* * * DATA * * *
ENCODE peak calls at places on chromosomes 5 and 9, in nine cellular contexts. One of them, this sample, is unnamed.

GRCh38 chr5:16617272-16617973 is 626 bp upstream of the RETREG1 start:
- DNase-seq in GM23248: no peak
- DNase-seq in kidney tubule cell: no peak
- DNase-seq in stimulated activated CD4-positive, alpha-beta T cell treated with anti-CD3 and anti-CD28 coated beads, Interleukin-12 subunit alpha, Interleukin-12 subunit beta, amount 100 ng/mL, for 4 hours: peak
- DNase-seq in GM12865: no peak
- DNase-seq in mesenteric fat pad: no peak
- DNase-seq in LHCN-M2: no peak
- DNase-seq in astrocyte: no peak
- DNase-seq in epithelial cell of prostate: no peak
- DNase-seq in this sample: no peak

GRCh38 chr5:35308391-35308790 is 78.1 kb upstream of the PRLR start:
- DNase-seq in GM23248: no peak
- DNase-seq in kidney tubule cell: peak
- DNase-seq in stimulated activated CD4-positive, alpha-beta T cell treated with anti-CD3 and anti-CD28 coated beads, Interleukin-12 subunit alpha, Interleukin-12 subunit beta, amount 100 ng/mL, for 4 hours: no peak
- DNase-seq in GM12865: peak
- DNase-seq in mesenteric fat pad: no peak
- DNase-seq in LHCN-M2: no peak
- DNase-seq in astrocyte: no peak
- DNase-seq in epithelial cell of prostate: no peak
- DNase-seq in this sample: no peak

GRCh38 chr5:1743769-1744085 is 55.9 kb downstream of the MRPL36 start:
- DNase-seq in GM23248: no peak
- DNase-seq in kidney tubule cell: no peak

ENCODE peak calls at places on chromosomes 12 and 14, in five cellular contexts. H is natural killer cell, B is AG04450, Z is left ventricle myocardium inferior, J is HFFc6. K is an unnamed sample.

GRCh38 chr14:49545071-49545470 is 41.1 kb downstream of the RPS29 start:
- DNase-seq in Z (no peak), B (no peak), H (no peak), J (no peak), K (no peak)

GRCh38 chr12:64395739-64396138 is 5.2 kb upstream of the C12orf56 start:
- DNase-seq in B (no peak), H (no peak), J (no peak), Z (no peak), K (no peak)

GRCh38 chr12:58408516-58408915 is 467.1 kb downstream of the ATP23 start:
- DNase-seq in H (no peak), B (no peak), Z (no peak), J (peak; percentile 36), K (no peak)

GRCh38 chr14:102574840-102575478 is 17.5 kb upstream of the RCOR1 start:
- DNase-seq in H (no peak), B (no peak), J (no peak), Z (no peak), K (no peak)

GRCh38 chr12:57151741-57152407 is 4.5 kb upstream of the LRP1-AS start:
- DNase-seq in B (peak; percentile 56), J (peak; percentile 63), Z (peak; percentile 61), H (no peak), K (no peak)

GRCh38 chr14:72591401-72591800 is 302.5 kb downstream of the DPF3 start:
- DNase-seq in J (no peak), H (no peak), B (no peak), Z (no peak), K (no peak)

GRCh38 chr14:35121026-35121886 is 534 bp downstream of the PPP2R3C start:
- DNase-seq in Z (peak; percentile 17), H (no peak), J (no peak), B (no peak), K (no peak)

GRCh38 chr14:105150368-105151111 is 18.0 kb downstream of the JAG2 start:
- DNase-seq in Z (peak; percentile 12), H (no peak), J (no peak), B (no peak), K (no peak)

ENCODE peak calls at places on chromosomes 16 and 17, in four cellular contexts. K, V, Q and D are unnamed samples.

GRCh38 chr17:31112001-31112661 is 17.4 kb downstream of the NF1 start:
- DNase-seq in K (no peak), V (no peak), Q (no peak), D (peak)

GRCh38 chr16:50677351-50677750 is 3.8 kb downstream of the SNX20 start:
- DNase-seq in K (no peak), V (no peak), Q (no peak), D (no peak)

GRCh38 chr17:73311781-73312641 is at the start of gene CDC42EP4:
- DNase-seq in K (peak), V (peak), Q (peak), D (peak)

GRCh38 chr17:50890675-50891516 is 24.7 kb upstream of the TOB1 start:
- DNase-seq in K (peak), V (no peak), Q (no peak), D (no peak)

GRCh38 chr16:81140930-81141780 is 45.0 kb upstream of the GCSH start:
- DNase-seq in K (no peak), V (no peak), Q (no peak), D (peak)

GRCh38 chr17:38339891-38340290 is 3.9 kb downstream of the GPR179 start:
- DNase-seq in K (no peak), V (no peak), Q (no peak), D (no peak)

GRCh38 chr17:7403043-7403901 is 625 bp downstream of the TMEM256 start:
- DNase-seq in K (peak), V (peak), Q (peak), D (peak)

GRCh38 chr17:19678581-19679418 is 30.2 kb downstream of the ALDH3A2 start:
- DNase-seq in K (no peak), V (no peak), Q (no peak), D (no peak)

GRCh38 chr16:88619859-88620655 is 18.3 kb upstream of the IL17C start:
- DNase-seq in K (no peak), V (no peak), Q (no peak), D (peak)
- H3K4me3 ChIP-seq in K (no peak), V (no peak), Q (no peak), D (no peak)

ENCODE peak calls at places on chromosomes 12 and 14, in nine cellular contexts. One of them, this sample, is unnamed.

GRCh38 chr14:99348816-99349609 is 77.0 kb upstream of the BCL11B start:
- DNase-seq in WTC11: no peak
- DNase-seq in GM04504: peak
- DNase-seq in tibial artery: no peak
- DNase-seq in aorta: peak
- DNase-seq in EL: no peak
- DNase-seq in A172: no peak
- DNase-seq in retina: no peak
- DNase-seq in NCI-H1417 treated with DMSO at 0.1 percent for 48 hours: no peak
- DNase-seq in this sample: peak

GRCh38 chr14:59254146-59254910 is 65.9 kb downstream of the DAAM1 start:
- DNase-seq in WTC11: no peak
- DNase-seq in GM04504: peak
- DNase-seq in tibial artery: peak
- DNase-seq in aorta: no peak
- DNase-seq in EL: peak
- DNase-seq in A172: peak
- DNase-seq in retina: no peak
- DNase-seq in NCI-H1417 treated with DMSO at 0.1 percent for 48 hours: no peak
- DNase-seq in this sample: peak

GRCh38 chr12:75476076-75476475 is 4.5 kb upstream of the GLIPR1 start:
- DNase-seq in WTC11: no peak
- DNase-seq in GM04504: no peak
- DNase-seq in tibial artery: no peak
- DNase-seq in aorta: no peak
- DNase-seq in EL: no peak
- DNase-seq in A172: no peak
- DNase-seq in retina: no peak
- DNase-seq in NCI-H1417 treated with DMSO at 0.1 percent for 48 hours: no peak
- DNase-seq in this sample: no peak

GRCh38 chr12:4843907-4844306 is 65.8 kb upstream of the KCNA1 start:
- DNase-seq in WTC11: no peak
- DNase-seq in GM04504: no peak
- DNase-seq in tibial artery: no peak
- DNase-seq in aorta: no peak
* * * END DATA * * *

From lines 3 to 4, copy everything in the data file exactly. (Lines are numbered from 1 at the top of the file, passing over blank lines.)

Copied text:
- DNase-seq in GM23248: no peak
- DNase-seq in kidney tubule cell: no peak